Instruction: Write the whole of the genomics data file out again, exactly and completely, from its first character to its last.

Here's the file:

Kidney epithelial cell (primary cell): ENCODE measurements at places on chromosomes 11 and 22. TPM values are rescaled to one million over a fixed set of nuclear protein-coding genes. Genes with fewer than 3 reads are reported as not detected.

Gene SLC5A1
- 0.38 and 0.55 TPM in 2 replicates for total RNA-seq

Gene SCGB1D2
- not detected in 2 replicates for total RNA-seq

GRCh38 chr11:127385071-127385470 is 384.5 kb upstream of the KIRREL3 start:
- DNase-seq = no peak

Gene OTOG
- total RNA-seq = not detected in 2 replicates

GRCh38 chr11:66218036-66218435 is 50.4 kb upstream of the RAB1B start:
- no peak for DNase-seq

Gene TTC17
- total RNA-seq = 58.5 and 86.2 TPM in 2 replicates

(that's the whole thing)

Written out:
Kidney epithelial cell (primary cell): ENCODE measurements at places on chromosomes 11 and 22. TPM values are rescaled to one million over a fixed set of nuclear protein-coding genes. Genes with fewer than 3 reads are reported as not detected.

Gene SLC5A1
- 0.38 and 0.55 TPM in 2 replicates for total RNA-seq

Gene SCGB1D2
- not detected in 2 replicates for total RNA-seq

GRCh38 chr11:127385071-127385470 is 384.5 kb upstream of the KIRREL3 start:
- DNase-seq = no peak

Gene OTOG
- total RNA-seq = not detected in 2 replicates

GRCh38 chr11:66218036-66218435 is 50.4 kb upstream of the RAB1B start:
- no peak for DNase-seq

Gene TTC17
- total RNA-seq = 58.5 and 86.2 TPM in 2 replicates